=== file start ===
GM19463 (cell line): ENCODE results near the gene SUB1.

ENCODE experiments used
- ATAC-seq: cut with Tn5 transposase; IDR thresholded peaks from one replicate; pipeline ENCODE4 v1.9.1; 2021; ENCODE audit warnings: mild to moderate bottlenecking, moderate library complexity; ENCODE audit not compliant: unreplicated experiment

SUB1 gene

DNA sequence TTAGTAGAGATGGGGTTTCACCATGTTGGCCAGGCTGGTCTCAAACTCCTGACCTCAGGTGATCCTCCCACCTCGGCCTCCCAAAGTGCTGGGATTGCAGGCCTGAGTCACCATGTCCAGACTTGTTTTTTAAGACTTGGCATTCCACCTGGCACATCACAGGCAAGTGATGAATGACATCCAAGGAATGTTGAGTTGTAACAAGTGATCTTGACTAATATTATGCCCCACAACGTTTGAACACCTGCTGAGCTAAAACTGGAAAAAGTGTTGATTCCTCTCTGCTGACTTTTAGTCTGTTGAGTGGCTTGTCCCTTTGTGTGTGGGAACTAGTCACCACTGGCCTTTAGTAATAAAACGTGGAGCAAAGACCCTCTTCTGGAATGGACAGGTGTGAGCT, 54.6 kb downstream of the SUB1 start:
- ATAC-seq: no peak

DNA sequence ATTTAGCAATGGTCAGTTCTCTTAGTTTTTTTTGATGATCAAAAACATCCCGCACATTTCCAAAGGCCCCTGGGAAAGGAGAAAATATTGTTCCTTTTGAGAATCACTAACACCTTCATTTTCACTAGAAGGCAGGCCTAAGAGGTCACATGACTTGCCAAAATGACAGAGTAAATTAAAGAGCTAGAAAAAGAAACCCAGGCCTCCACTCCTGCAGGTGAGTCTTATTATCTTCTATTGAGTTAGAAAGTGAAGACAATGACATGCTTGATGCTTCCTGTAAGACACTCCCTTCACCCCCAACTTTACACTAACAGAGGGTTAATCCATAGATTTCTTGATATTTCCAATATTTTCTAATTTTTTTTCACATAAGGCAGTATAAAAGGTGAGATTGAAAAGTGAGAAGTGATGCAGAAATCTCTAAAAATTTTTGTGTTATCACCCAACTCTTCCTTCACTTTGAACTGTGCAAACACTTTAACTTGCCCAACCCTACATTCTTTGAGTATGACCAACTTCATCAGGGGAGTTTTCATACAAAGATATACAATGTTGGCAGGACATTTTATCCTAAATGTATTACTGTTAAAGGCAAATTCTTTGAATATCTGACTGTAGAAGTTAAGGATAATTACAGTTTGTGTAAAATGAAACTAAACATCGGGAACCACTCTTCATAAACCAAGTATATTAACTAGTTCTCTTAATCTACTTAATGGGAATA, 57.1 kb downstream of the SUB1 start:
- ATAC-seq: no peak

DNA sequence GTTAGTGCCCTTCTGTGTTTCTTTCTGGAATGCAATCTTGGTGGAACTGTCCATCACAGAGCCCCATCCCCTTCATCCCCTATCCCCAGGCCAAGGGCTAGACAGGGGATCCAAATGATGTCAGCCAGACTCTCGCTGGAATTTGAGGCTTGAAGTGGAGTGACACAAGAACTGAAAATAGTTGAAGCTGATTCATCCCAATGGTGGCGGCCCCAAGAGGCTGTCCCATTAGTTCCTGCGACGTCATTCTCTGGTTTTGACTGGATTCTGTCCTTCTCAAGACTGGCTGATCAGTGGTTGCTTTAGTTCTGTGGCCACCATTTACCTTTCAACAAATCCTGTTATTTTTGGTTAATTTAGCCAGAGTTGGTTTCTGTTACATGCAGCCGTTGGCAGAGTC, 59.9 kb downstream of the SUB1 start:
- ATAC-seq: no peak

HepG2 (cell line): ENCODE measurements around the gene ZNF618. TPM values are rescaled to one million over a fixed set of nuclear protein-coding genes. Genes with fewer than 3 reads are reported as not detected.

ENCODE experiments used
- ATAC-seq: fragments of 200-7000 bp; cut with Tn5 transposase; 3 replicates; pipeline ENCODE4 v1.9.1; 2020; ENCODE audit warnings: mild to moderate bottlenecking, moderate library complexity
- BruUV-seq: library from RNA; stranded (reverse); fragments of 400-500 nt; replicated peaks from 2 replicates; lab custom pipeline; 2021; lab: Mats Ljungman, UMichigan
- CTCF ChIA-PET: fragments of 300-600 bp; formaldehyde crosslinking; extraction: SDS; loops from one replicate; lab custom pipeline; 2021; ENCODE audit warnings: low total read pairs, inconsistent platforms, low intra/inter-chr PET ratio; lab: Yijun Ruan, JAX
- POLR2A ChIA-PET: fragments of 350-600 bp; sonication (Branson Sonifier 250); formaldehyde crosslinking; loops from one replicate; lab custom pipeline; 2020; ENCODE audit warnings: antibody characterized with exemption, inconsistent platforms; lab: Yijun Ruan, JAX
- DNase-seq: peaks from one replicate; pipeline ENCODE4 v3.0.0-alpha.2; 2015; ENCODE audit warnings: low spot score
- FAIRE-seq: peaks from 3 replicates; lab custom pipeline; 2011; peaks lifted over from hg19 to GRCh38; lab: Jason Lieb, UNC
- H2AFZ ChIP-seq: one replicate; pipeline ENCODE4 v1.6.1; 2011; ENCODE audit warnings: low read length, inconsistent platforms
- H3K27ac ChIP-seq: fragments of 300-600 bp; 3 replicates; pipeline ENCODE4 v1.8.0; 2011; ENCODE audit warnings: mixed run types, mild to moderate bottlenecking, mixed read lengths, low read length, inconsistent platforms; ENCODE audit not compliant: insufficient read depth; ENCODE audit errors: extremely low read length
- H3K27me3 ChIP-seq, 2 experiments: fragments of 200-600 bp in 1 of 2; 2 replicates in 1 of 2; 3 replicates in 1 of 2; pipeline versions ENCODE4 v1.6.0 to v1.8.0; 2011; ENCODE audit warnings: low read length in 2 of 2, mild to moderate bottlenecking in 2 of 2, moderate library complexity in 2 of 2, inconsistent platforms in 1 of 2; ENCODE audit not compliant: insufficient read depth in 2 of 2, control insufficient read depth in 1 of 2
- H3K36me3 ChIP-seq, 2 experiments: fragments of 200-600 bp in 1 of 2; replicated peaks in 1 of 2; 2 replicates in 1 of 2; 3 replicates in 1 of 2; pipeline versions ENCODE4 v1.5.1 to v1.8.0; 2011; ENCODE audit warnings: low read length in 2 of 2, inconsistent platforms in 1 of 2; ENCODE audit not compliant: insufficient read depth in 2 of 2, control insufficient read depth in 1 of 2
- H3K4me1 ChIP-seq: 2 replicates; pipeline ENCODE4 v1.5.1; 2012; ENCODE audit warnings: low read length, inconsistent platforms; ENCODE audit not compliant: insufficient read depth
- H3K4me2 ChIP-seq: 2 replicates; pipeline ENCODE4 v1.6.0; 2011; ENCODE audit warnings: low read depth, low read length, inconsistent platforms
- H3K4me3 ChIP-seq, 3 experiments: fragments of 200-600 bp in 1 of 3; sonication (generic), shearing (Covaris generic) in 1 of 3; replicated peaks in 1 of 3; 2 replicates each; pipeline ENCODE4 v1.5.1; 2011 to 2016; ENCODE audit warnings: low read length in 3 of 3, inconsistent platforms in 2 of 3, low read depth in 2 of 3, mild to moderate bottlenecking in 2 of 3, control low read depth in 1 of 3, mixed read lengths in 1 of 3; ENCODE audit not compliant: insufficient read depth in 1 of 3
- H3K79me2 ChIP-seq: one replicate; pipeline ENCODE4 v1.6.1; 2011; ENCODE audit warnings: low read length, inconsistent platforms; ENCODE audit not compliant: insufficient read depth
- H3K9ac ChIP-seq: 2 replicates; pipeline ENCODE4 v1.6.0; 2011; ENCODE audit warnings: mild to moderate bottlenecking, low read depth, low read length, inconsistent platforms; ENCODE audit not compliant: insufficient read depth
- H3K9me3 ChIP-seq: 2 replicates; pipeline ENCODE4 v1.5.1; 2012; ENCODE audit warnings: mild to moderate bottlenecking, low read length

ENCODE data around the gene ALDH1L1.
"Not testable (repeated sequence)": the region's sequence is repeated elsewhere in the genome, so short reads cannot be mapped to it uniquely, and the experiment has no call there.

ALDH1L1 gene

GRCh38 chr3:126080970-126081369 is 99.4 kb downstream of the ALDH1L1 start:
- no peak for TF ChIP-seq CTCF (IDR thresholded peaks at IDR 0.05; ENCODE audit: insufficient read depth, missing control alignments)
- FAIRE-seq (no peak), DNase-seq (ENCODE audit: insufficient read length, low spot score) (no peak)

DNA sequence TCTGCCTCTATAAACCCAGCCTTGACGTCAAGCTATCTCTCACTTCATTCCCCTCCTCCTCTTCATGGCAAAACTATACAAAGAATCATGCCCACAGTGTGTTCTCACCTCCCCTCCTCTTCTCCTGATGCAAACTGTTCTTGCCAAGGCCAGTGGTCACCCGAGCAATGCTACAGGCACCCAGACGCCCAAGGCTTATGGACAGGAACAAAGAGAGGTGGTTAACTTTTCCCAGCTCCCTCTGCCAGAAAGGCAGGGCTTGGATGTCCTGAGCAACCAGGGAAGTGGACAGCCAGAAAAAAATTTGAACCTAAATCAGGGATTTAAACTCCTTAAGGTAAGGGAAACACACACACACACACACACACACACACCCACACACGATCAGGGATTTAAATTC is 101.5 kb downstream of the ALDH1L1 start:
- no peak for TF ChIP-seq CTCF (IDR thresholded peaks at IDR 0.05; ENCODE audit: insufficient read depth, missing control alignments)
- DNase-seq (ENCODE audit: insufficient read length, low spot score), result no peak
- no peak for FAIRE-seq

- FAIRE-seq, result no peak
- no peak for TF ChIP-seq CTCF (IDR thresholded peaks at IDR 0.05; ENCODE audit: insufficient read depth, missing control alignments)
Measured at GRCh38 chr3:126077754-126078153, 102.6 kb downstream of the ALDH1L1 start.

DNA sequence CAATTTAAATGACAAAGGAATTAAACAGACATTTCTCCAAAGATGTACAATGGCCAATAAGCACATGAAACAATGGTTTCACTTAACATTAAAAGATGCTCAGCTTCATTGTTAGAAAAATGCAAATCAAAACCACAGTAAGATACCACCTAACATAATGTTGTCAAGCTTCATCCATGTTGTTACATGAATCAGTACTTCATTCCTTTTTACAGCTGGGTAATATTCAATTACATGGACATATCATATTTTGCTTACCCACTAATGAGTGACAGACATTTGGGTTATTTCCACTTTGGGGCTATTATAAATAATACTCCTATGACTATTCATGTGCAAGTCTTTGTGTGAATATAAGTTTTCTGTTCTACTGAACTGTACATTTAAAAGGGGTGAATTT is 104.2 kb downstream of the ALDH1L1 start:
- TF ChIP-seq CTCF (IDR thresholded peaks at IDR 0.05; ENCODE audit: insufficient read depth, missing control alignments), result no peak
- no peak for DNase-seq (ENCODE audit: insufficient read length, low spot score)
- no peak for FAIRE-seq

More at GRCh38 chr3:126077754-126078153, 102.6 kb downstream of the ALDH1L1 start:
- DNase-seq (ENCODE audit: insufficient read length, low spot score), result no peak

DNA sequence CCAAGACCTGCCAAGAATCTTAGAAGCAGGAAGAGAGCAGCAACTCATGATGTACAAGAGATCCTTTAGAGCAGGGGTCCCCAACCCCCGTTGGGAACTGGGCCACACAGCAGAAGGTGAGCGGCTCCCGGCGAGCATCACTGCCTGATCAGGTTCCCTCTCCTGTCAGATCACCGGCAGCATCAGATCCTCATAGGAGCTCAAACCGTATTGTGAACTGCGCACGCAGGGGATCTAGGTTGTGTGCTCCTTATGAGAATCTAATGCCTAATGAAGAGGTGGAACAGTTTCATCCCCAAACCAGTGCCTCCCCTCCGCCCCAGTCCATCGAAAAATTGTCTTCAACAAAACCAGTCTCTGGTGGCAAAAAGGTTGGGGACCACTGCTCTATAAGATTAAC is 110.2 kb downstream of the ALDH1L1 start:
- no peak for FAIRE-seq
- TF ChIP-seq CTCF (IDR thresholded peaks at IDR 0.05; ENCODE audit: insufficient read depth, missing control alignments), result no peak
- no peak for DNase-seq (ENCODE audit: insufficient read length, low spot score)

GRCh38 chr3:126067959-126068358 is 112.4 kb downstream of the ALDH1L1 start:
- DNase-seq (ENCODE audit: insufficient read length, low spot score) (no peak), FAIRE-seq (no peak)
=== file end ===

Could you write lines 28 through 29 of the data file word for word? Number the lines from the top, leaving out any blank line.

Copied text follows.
- H3K9me3 ChIP-seq: 2 replicates; pipeline ENCODE4 v1.5.1; 2012; ENCODE audit warnings: mild to moderate bottlenecking, low read length

ENCODE data around the gene ALDH1L1.